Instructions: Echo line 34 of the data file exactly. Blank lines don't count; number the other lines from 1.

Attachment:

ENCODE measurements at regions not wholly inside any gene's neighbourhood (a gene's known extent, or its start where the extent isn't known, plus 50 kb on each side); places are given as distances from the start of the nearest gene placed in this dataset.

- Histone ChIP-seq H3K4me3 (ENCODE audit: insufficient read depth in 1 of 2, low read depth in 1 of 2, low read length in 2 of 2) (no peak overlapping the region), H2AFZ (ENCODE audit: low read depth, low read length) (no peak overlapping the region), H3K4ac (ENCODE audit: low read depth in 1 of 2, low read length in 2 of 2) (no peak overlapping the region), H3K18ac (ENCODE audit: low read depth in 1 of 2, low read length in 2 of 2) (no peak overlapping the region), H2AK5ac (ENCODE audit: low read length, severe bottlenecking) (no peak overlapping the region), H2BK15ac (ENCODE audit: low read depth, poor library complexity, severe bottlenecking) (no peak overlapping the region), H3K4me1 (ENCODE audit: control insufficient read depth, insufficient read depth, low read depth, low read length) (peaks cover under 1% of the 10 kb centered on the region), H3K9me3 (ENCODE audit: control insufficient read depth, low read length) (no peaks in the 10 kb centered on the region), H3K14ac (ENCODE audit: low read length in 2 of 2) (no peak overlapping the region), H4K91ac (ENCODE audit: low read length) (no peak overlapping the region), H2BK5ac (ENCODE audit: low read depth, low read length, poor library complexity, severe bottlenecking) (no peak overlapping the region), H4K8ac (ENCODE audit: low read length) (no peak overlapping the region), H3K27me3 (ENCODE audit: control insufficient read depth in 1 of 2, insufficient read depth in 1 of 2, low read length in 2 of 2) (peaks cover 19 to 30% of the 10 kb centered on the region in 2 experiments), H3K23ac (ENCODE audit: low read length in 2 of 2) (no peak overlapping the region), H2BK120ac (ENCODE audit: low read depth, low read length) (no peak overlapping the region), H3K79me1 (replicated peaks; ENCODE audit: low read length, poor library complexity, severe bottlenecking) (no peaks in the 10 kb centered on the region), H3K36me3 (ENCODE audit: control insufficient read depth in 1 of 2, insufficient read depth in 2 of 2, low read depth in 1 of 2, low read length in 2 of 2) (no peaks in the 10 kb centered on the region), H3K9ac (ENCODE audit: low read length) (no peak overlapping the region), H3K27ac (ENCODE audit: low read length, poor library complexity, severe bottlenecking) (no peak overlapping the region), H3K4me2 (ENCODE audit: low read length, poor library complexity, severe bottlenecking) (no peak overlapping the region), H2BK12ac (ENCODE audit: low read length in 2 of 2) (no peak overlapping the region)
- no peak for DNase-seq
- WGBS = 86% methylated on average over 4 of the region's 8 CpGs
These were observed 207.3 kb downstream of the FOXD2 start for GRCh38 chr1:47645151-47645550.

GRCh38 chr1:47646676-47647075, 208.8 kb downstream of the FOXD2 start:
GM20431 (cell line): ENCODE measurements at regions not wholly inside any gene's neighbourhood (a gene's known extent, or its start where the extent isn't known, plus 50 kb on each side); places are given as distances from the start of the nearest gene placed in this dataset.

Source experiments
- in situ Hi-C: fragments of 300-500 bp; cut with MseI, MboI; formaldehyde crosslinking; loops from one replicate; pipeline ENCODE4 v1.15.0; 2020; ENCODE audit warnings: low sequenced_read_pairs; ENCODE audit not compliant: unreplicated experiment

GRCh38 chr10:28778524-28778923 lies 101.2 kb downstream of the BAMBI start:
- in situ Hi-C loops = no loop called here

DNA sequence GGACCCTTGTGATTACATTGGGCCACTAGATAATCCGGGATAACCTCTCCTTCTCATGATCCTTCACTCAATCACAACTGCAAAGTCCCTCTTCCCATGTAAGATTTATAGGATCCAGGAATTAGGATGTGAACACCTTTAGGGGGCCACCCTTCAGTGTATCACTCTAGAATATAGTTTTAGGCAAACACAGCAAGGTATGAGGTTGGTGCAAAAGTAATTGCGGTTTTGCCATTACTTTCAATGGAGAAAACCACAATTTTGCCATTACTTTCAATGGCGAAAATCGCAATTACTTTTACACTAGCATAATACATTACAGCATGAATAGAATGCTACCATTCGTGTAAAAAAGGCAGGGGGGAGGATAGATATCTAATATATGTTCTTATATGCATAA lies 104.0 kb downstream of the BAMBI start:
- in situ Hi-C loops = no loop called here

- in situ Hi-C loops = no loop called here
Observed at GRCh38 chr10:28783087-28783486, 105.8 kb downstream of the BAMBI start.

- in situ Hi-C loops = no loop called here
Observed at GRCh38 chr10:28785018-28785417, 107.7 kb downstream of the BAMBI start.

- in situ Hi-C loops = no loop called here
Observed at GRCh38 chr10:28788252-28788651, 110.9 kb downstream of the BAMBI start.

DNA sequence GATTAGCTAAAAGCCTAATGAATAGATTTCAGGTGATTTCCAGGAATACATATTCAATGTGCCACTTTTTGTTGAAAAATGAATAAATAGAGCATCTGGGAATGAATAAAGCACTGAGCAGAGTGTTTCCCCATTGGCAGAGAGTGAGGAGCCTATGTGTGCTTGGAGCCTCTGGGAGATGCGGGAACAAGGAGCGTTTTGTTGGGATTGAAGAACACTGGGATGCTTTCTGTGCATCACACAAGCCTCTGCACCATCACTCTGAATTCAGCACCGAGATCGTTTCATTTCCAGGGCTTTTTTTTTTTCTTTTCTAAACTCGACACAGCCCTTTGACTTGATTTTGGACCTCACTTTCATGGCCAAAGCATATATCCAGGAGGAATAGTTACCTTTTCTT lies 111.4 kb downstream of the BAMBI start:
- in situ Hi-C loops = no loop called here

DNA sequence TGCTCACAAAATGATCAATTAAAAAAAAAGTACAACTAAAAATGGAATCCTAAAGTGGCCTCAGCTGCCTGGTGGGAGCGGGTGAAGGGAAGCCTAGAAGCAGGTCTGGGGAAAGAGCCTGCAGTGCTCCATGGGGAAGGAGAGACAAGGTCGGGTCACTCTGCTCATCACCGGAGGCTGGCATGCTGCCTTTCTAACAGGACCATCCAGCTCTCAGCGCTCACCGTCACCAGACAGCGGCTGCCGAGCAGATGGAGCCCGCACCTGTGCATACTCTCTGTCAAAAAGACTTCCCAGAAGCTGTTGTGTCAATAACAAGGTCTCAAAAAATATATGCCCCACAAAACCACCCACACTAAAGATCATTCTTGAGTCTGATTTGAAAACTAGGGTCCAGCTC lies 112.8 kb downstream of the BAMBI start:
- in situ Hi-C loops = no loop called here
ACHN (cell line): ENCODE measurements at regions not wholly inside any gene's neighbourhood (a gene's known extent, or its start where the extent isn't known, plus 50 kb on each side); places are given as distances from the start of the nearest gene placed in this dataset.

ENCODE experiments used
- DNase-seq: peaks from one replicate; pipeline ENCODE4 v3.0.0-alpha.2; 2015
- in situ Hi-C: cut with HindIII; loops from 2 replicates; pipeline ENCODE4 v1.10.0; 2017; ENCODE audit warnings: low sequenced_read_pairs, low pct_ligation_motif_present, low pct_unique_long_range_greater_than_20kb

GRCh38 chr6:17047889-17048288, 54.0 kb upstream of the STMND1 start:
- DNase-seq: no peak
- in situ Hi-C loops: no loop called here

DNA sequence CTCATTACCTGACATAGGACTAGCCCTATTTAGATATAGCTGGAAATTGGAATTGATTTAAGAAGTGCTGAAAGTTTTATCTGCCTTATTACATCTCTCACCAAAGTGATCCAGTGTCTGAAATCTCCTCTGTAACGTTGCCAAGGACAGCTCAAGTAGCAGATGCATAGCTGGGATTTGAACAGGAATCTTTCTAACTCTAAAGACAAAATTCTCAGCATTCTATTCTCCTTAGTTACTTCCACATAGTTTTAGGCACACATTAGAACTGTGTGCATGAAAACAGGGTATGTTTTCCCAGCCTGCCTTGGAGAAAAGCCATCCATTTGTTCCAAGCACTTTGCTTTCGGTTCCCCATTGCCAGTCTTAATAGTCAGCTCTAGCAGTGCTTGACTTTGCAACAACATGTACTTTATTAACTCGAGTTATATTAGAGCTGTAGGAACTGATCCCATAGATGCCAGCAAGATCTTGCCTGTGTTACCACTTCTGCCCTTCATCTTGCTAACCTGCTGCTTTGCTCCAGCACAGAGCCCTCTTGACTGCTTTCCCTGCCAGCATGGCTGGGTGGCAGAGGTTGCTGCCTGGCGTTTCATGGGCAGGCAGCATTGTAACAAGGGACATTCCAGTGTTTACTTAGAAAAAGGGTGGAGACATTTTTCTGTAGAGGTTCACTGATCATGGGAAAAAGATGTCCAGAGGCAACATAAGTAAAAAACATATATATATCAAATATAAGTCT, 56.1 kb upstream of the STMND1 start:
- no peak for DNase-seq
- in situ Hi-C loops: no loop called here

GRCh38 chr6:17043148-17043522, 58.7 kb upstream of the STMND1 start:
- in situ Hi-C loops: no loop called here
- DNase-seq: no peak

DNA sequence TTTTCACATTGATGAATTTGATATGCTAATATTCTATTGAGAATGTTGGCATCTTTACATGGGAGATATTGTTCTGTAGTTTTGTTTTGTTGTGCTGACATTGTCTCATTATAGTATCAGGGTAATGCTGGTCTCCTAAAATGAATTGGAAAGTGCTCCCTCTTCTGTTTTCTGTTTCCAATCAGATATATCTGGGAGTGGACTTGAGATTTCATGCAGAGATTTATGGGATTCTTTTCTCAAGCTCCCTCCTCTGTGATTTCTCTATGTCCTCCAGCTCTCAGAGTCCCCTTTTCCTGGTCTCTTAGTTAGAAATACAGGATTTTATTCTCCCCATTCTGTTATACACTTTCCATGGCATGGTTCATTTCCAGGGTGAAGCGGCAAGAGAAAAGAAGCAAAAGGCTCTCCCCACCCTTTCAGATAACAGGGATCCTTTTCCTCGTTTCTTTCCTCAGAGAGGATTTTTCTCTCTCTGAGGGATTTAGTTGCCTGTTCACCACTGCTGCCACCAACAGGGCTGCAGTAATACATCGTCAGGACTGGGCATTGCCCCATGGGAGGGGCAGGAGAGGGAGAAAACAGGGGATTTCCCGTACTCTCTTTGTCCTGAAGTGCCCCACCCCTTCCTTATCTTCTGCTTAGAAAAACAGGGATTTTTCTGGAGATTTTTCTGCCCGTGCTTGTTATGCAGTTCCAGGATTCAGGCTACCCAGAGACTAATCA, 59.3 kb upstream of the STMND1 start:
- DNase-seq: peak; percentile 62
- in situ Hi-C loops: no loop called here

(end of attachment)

GRCh38 chr6:17043148-17043522, 58.7 kb upstream of the STMND1 start: